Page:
Although we don't believe in timing the market or panicking over market movements, we do like to keep an eye on big changes -- just in case they're material to our investing thesis.
So what: Spartan will pay approximately $312 million in the all-stock transaction, as Nash-Finch shareholders will get 1.2 Spartan shares for every Nash-Finch share they own. The deal will give it a food distribution business as well as a stronghold in military retail, covering commissaries in 37 states and exchanges in foreign countries. Notably, the deal didn't give a premium for Nash shares, but it will become more valuable if Spartan shares continue to rise. The deal is expected to close by the end of the year, and management said it should enable $50 million in cost savings by its third year.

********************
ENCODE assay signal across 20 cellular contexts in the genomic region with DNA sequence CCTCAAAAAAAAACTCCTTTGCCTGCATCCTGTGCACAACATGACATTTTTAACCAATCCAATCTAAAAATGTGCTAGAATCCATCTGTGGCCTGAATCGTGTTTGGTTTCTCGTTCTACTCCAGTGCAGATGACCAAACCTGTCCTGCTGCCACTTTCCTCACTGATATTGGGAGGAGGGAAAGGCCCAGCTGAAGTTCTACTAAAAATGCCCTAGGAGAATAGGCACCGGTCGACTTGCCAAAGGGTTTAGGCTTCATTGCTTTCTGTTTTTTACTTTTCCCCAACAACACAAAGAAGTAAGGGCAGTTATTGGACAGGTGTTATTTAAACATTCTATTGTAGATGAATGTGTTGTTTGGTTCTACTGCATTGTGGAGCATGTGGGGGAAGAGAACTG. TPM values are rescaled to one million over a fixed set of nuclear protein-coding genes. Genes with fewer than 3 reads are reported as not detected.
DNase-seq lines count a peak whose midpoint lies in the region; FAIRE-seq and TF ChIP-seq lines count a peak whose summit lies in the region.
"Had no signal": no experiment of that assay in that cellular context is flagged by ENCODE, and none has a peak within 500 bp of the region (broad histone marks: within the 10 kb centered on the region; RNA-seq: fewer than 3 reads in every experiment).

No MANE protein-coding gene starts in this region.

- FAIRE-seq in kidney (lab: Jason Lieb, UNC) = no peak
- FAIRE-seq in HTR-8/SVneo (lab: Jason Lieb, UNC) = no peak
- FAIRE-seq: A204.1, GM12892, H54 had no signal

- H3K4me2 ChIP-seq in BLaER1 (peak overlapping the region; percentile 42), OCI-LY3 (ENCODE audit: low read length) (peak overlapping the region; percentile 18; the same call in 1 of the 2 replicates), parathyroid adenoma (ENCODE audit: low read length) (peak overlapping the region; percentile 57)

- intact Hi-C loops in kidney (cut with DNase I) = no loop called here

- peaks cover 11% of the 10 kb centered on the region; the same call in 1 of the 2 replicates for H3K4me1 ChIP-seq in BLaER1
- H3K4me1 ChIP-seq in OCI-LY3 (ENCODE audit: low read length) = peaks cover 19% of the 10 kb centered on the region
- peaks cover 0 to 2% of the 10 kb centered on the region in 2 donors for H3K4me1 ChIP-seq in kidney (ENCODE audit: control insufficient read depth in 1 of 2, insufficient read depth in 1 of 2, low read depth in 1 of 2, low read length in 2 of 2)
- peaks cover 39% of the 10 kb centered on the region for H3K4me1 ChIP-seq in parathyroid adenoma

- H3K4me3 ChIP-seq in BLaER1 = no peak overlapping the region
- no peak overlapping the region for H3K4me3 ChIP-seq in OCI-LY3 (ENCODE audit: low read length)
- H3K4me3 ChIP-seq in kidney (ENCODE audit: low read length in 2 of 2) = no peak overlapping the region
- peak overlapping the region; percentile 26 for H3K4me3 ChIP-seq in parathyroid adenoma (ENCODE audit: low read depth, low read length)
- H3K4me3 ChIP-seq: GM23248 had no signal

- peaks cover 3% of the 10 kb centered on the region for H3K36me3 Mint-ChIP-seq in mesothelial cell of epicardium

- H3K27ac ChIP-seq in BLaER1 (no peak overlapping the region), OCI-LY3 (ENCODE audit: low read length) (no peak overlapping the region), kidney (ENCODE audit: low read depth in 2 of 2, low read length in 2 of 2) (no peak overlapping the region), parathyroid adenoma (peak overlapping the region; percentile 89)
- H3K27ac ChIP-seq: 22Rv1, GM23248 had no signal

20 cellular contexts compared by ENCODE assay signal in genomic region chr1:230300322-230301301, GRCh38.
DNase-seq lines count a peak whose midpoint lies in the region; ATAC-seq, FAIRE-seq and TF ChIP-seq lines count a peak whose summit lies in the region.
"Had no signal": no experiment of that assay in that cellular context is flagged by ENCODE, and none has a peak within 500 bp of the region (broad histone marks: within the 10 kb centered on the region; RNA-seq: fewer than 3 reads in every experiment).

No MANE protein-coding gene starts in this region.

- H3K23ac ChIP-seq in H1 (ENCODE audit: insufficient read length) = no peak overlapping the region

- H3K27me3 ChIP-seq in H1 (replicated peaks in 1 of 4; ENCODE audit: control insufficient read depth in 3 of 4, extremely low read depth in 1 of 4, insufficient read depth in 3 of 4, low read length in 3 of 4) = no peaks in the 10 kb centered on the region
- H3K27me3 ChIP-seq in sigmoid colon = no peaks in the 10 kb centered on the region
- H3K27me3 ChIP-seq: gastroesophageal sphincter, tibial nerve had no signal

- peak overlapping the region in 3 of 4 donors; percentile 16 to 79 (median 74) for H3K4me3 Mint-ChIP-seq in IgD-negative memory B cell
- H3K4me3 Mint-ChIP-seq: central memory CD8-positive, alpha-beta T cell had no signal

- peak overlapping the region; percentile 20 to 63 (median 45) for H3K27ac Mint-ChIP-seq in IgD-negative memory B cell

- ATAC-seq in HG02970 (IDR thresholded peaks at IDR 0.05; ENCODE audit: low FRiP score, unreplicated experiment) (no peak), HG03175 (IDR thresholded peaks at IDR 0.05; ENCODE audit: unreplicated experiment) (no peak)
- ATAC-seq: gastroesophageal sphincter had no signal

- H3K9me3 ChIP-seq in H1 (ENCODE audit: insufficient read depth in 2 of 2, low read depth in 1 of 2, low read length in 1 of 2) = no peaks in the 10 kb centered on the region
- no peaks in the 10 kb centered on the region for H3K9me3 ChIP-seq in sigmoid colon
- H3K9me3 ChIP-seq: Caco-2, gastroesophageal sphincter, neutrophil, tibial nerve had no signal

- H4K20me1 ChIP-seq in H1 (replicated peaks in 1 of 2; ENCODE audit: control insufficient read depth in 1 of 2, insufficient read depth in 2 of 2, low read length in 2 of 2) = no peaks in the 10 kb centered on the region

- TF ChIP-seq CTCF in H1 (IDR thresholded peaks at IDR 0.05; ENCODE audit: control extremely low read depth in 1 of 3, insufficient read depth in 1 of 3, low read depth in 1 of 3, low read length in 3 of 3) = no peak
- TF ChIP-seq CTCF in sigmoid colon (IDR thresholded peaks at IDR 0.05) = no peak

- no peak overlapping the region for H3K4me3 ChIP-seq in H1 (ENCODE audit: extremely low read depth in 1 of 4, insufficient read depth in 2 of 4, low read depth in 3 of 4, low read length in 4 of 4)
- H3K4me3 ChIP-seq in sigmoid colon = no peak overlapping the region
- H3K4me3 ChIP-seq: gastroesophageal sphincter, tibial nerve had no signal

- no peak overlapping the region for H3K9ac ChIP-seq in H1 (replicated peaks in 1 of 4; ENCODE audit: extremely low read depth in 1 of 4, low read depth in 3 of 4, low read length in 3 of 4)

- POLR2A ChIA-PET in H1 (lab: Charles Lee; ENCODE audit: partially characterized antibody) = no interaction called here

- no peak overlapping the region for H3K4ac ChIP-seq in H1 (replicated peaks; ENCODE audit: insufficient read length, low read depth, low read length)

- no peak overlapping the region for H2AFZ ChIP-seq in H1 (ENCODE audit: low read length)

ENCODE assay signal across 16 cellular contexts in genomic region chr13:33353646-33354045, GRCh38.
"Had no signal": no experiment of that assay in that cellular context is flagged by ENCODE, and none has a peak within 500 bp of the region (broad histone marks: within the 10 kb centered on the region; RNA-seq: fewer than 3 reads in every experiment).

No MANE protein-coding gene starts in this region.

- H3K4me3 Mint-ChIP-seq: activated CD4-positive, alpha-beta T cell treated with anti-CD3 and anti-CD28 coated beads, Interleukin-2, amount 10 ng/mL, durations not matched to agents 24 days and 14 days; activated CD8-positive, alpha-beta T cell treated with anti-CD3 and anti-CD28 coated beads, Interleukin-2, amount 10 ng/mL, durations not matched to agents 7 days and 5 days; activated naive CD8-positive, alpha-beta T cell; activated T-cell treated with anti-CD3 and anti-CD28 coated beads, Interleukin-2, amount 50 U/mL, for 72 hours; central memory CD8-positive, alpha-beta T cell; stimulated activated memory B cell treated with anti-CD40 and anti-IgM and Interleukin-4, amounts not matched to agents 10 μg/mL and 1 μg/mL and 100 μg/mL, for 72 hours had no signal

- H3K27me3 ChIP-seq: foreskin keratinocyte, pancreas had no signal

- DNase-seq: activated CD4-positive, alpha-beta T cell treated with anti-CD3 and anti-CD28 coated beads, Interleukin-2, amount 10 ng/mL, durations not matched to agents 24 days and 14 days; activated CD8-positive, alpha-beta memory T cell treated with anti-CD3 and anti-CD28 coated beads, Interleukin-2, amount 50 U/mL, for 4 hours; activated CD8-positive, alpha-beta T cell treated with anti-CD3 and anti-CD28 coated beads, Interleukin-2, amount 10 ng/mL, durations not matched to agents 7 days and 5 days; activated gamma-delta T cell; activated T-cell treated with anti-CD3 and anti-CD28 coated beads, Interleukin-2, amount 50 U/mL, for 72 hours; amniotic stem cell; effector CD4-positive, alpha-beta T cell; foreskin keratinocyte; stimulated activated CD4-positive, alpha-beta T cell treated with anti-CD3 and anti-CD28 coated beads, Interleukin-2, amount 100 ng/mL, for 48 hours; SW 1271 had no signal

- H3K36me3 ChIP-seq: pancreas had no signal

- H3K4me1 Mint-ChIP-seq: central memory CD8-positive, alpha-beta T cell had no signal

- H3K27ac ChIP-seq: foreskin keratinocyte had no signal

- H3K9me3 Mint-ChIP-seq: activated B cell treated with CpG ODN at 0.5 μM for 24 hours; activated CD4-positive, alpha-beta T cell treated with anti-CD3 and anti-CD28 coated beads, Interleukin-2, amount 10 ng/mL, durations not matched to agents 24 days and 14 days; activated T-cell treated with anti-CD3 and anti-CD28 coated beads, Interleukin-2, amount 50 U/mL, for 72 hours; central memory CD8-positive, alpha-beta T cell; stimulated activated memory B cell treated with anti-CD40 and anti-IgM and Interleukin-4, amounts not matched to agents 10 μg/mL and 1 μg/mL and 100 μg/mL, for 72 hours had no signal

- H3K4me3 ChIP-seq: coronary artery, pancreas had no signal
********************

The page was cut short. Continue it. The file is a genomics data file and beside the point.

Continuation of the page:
Now what: With the steady stream of consolidation in the grocery industry, it's easy to see why the market views the deal as a win-win. It will strengthen Spartan's presence in the Upper Midwest as well as giving it access to the military market. Shares cooled off after the initial pop to finish up between 3% and 4%, which seems more reasonable, as the earlier 16% spike was probably exaggerated for an acquisition without a premium. Look for these two stocks to travel in tandem from now until closing, as the value of Nash shares is now tied to Spartan.
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